Top 5 Features of Android N

Google posted a huge surprise by putting up the Android N Developer Preview for the Nexus 6P, Nexus 6, Nexus 5 and the Nexus Player. In an age when the latest updates come through leaks and rumours, Google completely took the tech industry by surprise with news of the Android N developer launch. We’ve gone through the list of upgrades and think these features will definitely be to your liking.


Multi-Window Support 



Perhaps the most defining feature of the new upgrade is multi-window support. This will allow you to run multiple apps side-by-side in the same view. There isn’t much clarity around the feature but it is expected to work like the split-screen feature that was first introduced in Windows 8.1 by Microsoft. The split will be top to bottom on phone screens until you switch it to Landscape mode where it will be split from left to right. One important feature to note is that apps will have to upgrade to work in the new format.


Notifications Got More Powerful





Android has had issues with the Notifications tab in earlier editions. With Android N, the Notifications tab becomes a whole lot better with the ability to respond to any notification without opening the app. For example, you can reply to text messages with the Direct Reply Feature without opening Messages. There is also something called as Bundled Notifications that groups actions such as Archive or Dismiss together. If you’ve used Inbox before, you’ll know how this works.



Dark Mode returns in Android N!







All hail the return of Dark Mode! Or as it is called in Android N, Night Mode. Following its removal form the Android M preview builds last year, a lot of us have been waiting a long time to see the return of a dark mode in stock Android. The Android team has made it worth the wait though, by not just offering a dark system-wide theme, but also adding some cool new features too, like tint control to limit the amount of blue light in your display (great for allowing you to sleep after playing on your phone late at night). Night Mode can be enabled automatically at certain times of day and there’s an automatic brightness limiting option as well. This was definitely worth waiting for.


Data Saver




Over the life of a smartphone, the cost of a cellular data plan can easily exceed the cost of the device itself. In the N Developer Preview, users can enable Data Saver on a device-wide basis in order to use less data, whether roaming, near the end of the billing cycle, or on a small prepaid data pack.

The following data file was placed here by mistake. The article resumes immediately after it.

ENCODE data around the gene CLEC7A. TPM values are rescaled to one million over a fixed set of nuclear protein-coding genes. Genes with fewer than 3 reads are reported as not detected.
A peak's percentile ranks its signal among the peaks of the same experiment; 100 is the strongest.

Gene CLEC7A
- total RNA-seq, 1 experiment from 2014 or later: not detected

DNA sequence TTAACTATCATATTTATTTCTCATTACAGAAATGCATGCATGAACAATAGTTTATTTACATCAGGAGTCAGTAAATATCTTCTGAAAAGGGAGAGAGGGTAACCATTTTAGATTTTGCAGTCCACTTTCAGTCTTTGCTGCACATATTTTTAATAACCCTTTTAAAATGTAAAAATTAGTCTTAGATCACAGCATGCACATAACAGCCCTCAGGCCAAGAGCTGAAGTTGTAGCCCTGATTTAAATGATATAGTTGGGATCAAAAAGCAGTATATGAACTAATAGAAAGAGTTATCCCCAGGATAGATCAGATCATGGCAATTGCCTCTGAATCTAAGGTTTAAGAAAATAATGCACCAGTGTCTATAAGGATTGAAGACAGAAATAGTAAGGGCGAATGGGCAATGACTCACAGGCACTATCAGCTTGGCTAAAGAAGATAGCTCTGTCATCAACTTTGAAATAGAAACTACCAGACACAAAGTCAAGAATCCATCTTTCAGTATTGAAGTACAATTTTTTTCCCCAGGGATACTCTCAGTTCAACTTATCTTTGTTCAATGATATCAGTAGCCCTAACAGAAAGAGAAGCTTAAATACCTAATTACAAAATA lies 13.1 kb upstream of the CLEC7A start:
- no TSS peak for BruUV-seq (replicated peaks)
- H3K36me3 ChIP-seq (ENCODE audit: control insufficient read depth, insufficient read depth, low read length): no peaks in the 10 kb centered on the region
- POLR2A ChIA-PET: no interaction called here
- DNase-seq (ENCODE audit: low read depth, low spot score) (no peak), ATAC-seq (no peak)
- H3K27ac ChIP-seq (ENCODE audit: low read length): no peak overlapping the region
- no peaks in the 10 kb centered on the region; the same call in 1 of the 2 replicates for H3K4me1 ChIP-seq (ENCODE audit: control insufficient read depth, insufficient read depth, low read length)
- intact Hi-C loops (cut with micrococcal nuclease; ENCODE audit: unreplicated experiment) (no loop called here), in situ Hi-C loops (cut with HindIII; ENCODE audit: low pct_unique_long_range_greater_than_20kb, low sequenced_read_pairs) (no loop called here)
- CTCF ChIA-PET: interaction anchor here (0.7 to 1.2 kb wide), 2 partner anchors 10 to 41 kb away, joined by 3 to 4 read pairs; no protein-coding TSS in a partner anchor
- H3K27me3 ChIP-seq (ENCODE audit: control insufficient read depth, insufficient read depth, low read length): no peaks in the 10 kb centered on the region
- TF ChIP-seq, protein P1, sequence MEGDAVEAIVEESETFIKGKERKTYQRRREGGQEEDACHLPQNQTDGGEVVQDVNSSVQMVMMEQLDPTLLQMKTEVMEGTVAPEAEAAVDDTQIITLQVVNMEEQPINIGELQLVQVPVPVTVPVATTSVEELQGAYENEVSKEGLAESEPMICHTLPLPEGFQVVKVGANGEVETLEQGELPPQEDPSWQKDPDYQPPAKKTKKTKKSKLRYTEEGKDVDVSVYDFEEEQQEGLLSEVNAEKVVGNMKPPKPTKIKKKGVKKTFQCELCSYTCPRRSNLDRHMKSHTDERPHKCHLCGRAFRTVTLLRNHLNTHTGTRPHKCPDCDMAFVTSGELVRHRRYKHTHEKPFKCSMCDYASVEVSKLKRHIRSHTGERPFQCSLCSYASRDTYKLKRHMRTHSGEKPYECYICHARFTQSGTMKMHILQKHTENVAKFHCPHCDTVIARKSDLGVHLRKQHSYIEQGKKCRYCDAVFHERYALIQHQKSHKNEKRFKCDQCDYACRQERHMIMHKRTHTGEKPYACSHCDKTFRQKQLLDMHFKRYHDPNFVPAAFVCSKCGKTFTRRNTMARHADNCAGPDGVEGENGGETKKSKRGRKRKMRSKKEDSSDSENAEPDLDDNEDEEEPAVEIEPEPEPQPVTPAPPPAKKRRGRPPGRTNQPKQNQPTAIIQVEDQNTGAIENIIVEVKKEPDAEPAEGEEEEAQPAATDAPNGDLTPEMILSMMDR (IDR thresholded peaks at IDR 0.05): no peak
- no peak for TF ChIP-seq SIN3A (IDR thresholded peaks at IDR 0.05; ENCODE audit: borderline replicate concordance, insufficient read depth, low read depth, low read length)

When a user enables Data Saver in Settings and the device is on a metered network, the system blocks background data usage and signals apps to use less data in the foreground wherever possible. Users can whitelist specific apps to allow background metered data usage even when Data Saver is turned on.


TV  Recording




TV input services let the user pause and resume channel playback via time-shifting APIs. Android N expands on time-shifting by letting the user save multiple recorded sessions.

Users can schedule recordings in advance, or start a recording as they watch a program. Once the system has saved a recording, the user can browse, manage, and play back the recording using the system TV app.

Project Svelte






Project Svelte is Google’s attempt to minimise RAM usage by Android and apps on devices. In Android N, Project Svelte will help apps run effectively in the background. “In Android N, we’re removing three commonly-used implicit broadcasts — Connectivity_Action, Action_New_Picture, and Action_New_Video — since those can wake the background processes of multiple apps at once and strain memory and battery,” Google writes on the Android developers page.


Dozier Doze


Doze and permissions got better in Android N. Background processes can be memory- and battery-intensive. For example, an implicit broadcast may start many background processes that have registered to listen for it, even if those processes may not do much work. This can have a substantial impact on both device performance and user experience.

To alleviate this issue, Android N applies some restrictions on the apps.

The app optimisation process is also faster in Android N.


Conclusion


We have always been of the belief that Android Marshmallow is what Android Lollipop should have been. It has been about 6 months since the release of Marshmallow, but according to Google, Marshmallow is currently running only on 2.3% of Android devices across the globe. The early release of Android N clearly hints at Google's efforts to move on quickly from Marshmallow to Android N, so that the final version of Android N can be available to OEMs and Android lovers earlier than the previous versions of Android. This will also help developers to get their hands on Android N earlier than the last year, and develop their apps accordingly. 

As far as the features are concerned, Android N Preview builds look quite promising, but as we say, the expectations never end, and so are ours' from Android N. Personally, we would like to see an inbuilt theme engine and a lot more customizatons, but we don't think that this will be possible till Android O.



What are your impressions about Android N? Do you like the update on your device? What new feature are you really excited about, and hope to see in the public release? What bugs have you found? Let us know your thoughts on Android N in the comments below!

Krittin Kalra is a 19 year old Android freak. Striving for passions, chasing down his dreams and living a life without regrets is his sole mantra. A bit moody, he also does custom ROM reviews for AndroGuider. Currently pursuing his B.Tech, he aspires to follow his heart.
Top 5 Features of Android N Top 5 Features of Android N Reviewed by Krittin Kalra on 3/19/2016 10:34:00 pm
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